Timothy Duwhite, through mistakes, shortcomings, and failures, has been able to fashion himself a body of work that speaks directly to the value of transparency as well as self-accountability. As a spoken word artist Duwhite enlists his audience members in narratives spanning the pain of love, the insurmountable teeth of joy, the importance of forgiveness, the realities of living with a disease, the struggles of a man of color, the struggles of a queer man, the interconnections of the human experience, and every bit of beauty that can be found in the small and seemingly insignificant. Outside the spotlight and the stage, Duwhite frequently facilitates workshops in on poetry, fiction, HIV/AIDS awareness, the unpacking of masculinity, and the importance of the individual narrative.
Pamela Sneed is a New York based poet, performer, writer and actress whose work has been featured in the New York Times Magazine, The New Yorker, The Source, Time Out, Bomb, Next, MetroSource, Blue, VIBE, HX, and on the cover of New York Magazine. "A six-foot-three-inch-tall black woman with a shaved head, a big smile, and a wily sense of humor, Sneed began making a name for herself in New York in the early nineties as a writer at poetry slams and other performance-art venues while teaching at Hetrick-Martin, an organization for gay, lesbian, and transgendered youth. There and elsewhere, Sneed gave voice to the fraction of the city’s population suffering from AIDS, poverty, and bias-related crimes." —Hilton Als, The New Yorker
Jessica Whitbread works in the realm of social practice and community art, often merging art and activism to engage a diversity of audiences in critical dialogue. Whitbread, a Visual AIDS Artist Member, often uses her own her own body and experience as a queer woman living with HIV, as the primary site of her work. In her head the entire world is a pantless tea party, full of awkward yet playful interactions that challenge hetero-normative and mainstream assumptions about bodies, sexuality and desire. Her ongoing projects include LOVE POSITIVE WOMEN: Romance Starts at Home, No Pants No Problem, Tea Time, and PosterVIRUS (AIDS ACTION NOW!). Whitbread is currently the Global Community Relations & Mobilization Manager for the International Community of Women Living with HIV (ICW), a board member of the Canadian HIV Legal Network and a Steering Committee Member for AIDS ACTION NOW!.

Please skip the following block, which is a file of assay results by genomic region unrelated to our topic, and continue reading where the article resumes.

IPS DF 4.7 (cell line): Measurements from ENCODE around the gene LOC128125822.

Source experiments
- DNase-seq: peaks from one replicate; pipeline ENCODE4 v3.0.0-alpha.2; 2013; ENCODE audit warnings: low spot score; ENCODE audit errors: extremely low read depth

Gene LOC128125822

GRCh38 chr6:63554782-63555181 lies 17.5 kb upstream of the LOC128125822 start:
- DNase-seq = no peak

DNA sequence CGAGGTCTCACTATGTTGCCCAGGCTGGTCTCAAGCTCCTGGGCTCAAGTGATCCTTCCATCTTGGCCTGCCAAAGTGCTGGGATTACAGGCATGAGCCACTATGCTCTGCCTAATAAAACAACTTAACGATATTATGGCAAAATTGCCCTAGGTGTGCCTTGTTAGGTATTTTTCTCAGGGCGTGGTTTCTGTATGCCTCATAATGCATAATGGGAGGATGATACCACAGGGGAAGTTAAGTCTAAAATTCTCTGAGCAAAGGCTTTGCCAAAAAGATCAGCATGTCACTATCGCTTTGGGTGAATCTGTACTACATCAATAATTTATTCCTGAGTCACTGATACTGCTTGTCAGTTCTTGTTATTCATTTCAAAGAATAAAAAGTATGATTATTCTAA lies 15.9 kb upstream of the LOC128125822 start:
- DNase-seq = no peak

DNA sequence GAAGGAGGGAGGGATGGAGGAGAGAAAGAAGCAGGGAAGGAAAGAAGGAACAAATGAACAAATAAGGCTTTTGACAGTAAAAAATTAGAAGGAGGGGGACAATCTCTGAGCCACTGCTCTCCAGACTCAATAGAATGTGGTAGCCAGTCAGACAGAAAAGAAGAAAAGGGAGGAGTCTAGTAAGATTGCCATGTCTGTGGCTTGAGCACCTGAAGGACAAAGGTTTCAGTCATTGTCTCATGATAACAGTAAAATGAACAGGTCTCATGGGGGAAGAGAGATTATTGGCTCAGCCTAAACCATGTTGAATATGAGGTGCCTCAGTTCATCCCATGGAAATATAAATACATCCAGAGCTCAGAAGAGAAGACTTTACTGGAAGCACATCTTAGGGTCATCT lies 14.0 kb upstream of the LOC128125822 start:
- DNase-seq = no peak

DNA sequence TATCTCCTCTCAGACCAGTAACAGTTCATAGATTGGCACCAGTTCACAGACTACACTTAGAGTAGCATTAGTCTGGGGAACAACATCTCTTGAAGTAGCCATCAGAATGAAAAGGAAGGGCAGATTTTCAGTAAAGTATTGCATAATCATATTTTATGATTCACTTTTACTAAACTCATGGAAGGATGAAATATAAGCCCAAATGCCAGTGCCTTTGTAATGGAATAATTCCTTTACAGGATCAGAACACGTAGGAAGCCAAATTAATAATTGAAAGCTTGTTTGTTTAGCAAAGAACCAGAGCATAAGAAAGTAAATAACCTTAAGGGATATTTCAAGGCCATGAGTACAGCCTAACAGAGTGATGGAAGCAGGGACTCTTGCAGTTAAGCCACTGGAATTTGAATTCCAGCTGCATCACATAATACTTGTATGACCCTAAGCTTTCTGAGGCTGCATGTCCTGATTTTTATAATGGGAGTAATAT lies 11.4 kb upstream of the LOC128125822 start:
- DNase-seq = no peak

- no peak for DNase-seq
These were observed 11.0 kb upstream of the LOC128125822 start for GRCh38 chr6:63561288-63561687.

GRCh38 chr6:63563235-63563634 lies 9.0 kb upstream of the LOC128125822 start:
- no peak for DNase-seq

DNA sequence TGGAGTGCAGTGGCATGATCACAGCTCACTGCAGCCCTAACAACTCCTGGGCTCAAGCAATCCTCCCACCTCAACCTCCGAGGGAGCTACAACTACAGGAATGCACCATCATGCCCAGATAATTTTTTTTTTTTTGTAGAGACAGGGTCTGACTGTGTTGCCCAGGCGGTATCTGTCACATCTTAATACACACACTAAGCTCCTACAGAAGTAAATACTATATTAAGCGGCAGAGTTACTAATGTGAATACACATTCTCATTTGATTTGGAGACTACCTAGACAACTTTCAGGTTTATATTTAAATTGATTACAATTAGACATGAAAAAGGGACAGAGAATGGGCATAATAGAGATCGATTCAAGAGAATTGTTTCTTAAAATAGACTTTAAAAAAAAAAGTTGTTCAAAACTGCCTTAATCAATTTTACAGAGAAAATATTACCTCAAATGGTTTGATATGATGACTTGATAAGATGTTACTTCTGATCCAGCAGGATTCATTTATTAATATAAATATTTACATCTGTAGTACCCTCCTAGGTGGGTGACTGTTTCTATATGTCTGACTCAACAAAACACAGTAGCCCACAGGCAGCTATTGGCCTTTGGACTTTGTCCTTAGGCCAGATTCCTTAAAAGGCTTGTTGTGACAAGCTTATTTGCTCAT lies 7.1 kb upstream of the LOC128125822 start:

LOVE POSITIVE WOMEN: Romance Starts at Home! (LPW) is a project that uses social media to link local grassroots gestures of love. Using Valentines Day as a backdrop, LPW creates a platform for individuals and communities to engage in public and private acts of love and caring for women living with HIV. Going beyond romantic love to deep community love and social justice, LPW is a call to action. It requires participants to reflect on how they as either a woman living with HIV or an ally will commit to loving women living with HIV and then do it. Through action, change can be made to fueling economies of love and compassion. Working from a place of strength, LPW focuses on the idea of interconnectedness, relationship building, loving oneself and loving one’s community. By starting from a place of love, within oneself there are endless ways that the negative impacts that HIV has on women living with HIV can be lessened. While LPW is active primarily between February 1st-14th, its reminisce remains as a symbol of how the world can be different.